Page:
A proposed ban on the use of paper and plastic bags at retailers countywide could come closer to approval Wednesday as an obscure county board takes up the issue.
Stores would still be allowed to offer thicker — and in theory more likely to be reused — paper and plastic bags with handles under a proposed ordinance before the county’s Integrated Waste Management Authority board.
Customers would be required to buy those bags at a cost of 5 cents each. The paper bags are similar to those given out at New Frontiers, Scolari’s and Trader Joe’s markets.
The board will also consider whether to include some or all provisions of two similar ordinances passed in Marin County and Manhattan Beach, with the key differences being that the Marin law allows for a thinner, unhandled paper bag and the Manhattan Beach law does not require stores to charge for bags.
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The county board will not vote on the final draft of the ordinance for San Luis Obispo County until November.
Officials hope to have the law in place by Sept. 1, 2012, throughout the county, including inside city limits. Farmers markets and nonprofit thrift stores would be exempt.
A group called Keep Bags Free SLO, sponsored by the Progressive Bag Affiliates of the American Chemistry Council, protested the plan Monday in front of the San Luis Obispo Food 4 Less.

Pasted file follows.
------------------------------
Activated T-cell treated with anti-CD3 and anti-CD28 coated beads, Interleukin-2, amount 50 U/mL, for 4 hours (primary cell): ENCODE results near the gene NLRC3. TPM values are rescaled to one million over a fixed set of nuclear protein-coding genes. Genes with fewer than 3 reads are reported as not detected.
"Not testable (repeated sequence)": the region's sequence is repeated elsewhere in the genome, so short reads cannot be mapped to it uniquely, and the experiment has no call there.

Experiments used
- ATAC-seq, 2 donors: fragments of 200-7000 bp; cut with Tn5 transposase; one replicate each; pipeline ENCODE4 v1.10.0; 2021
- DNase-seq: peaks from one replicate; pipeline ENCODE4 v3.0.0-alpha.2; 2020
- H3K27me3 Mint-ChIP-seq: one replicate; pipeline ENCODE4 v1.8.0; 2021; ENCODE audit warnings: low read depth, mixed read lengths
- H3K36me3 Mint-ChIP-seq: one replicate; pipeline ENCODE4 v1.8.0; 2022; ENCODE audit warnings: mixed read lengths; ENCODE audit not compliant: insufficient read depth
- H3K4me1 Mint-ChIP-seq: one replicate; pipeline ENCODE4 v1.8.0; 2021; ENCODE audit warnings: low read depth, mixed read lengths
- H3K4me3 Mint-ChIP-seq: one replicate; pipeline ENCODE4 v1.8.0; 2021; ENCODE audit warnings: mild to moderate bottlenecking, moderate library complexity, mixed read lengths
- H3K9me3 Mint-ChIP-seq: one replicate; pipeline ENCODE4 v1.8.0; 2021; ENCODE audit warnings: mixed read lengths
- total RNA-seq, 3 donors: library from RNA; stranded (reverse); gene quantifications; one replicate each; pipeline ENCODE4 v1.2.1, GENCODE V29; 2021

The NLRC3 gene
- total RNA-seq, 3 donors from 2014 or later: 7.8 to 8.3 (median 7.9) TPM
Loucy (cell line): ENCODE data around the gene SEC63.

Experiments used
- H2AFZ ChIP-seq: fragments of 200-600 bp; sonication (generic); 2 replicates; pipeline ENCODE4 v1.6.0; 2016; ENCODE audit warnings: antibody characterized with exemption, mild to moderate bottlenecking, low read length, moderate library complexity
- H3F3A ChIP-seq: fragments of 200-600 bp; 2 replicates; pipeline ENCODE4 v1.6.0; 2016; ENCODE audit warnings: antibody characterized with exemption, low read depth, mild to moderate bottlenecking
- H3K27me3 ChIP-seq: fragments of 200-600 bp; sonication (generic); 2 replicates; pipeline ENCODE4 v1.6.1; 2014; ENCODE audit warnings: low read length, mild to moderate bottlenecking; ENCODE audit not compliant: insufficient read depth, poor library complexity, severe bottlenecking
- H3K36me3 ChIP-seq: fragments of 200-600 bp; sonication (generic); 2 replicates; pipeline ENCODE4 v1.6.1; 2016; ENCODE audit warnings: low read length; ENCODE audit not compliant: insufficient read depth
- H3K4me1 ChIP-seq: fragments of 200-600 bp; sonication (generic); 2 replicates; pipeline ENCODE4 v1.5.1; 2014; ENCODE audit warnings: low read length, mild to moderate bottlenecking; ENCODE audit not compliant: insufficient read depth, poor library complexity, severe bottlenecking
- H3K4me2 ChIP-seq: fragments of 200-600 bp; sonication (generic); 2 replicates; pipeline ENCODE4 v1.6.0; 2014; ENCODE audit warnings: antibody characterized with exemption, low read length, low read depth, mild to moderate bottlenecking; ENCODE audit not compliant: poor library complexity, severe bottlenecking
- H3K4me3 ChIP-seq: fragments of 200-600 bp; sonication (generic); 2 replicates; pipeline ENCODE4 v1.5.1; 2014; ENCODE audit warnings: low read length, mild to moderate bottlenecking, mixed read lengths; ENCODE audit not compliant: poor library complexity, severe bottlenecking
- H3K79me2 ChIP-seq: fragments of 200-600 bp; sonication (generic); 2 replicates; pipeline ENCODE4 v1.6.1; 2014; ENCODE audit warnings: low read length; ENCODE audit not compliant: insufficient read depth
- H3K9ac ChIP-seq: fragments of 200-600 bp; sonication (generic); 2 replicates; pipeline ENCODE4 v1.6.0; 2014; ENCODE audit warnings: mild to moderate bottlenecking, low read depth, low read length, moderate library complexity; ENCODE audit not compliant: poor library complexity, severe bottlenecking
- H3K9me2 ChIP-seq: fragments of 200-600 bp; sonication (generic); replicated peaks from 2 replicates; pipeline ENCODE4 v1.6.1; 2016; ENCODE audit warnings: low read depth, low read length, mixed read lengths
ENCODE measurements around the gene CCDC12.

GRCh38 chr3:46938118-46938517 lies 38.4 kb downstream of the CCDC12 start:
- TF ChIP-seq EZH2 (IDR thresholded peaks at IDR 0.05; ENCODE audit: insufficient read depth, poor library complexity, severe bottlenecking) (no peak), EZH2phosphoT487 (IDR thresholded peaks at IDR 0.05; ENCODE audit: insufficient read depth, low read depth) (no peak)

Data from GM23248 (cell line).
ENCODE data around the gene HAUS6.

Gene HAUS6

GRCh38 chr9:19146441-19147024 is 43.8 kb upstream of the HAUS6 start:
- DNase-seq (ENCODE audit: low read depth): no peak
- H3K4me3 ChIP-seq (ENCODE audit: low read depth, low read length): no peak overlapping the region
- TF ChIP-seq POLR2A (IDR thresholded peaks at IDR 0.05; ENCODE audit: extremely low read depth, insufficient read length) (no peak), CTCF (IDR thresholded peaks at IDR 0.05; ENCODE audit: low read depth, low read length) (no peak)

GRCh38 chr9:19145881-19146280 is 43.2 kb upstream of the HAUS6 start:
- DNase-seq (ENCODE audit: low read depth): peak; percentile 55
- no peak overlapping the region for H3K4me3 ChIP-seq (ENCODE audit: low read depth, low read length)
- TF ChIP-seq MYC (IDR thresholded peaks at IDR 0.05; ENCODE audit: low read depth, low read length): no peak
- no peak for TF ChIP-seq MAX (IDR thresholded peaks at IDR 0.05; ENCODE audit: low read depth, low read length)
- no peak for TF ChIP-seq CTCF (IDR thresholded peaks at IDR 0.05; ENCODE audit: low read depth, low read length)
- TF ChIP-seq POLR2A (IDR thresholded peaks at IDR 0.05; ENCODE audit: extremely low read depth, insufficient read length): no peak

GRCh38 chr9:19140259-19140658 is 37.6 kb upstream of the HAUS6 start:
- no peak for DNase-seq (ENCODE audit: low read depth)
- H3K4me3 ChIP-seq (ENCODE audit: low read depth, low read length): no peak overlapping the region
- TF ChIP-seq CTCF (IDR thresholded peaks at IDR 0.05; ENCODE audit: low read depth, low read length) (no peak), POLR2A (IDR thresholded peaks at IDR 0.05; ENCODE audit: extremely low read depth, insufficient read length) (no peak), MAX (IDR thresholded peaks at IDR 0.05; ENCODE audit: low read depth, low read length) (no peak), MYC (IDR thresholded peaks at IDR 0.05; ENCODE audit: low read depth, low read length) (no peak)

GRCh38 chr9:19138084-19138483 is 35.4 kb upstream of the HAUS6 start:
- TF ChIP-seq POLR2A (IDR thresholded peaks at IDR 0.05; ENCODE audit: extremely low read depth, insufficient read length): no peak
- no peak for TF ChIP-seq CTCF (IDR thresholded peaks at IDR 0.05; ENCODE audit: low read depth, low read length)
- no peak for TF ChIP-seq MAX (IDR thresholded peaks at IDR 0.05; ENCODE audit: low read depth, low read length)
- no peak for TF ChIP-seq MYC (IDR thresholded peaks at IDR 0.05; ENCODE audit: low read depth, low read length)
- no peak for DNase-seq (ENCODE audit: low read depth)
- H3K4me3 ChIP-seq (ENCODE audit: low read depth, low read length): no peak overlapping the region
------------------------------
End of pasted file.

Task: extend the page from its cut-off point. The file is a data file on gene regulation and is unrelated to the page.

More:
Affiliates of the group say that charging for the paper bags is simply another tax that would burden consumers who cannot afford it.
“Our priority should be getting people back to work, not punishing them when they stimulate our economy by purchasing goods at local stores,” Mike Brown, director of the citizen group Coalition of Labor, Agriculture and Business, said in a news release Monday.
Sitting on the Integrated Waste Management Authority’s board of directors are all five county supervisors, a representative from each of the county’s seven cities, and a representative of the Cambria Community Services District.
Bill Worrell, the authority’s manager, said charging for the bags would allow stores to recover the cost of providing them.“We don’t want to subsidize wasting,” Worrell said.
Worrell said up to $40,000 would be used to buy bags to give to low-income people through social service programs.